Currently, there are several television and radio shows aired which depict polygraphs as a fun, entertaining novelty.
I see polygraphs being portrayed as omnipotent and akin to star-gazing, able to tell the future.
As a polygraph examiner, I feel compelled to dispel the myths surrounding the current carnival-like atmosphere of the polygraph programs.
One such show asked questions of the person being “examined” such as “If my daughter gained 200 pounds, would you still love her” and “Do you consider yourself to be a good husband” and my personal favorite “Have you ever even thought about cheating on me?”
With the popularity of these types of programs, coupled with the
- Polygraphs do not test a person’s hopes, wishes or desires. (“Do you wish your wife would drop dead?”)
- Polygraphs do not test acts which may or may not occur in the future (“If my daughter gains 200 lbs, will you still love her”)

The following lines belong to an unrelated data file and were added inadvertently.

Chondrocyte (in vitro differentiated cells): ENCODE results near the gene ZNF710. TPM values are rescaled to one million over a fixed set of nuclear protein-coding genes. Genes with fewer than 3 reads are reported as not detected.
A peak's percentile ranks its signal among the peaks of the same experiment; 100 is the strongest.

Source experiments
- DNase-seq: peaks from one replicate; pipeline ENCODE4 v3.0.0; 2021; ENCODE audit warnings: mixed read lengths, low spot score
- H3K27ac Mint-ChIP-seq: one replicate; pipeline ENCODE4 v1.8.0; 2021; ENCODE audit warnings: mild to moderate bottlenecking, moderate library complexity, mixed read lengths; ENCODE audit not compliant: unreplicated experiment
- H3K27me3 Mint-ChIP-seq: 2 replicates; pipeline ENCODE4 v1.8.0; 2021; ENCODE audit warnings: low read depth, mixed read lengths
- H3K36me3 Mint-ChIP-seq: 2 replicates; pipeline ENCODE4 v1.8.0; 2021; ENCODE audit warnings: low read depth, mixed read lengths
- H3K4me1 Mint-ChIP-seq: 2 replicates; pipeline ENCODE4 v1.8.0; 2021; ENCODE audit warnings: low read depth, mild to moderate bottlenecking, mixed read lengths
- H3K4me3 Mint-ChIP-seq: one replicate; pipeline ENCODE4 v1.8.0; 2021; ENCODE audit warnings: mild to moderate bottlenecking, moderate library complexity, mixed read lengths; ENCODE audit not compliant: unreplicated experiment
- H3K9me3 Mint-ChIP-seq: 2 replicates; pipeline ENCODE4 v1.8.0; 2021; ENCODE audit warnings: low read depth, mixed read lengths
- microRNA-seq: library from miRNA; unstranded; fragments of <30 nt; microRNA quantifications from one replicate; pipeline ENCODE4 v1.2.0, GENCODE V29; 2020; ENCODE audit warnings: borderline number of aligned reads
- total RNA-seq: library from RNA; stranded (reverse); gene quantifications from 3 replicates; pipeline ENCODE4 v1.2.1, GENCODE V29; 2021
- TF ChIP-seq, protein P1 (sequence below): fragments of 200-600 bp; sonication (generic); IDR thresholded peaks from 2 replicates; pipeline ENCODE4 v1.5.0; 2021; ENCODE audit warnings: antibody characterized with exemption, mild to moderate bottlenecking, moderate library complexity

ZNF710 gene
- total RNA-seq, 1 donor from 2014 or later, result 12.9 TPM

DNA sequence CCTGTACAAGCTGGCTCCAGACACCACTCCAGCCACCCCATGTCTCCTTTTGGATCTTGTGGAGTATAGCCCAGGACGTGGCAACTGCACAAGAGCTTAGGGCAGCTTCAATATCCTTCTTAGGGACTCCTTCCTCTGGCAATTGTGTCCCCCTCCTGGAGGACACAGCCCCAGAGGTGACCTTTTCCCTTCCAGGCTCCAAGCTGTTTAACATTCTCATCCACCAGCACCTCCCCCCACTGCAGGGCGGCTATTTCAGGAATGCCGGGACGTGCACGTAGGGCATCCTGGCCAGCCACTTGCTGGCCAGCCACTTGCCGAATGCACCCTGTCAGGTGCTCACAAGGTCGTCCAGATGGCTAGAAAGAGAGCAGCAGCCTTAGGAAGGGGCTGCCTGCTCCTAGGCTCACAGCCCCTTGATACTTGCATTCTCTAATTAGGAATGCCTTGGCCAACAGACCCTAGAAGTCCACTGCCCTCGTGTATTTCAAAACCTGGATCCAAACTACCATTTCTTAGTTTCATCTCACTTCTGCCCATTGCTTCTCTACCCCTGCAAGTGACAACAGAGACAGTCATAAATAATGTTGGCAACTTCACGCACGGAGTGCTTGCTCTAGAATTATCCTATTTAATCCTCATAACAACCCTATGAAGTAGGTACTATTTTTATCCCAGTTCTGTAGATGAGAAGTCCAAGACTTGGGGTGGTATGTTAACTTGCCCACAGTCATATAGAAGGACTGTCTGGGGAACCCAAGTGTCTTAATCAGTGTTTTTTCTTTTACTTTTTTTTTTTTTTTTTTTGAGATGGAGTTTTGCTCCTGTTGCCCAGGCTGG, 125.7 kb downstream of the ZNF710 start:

- Polygraphs are not meant to test opinions (“Do you consider yourself to be a good husband?”)
- Polygraphs are not meant to test intent (“When you told that girl you loved her, did you mean it?”)
What polygraphs excel at is testing specific acts already committed. For example, polygraphers would never test someone who thinks they might commit a crime in the future: the proper test would be to test someone to see if they had already committed a specific criminal act.
To people watching media-enhanced shows about the polygraph examination process, the difference between wanting to commit a crime and committing a crime may be insignificant, but it is crucial to the successful, accurate administration of the polygraph examination.
My fear is that by trivializing polygraphy, the general perception amongst the populace will be that polygraph examinations are some kind of parlor trick.
Source by Chip Morgan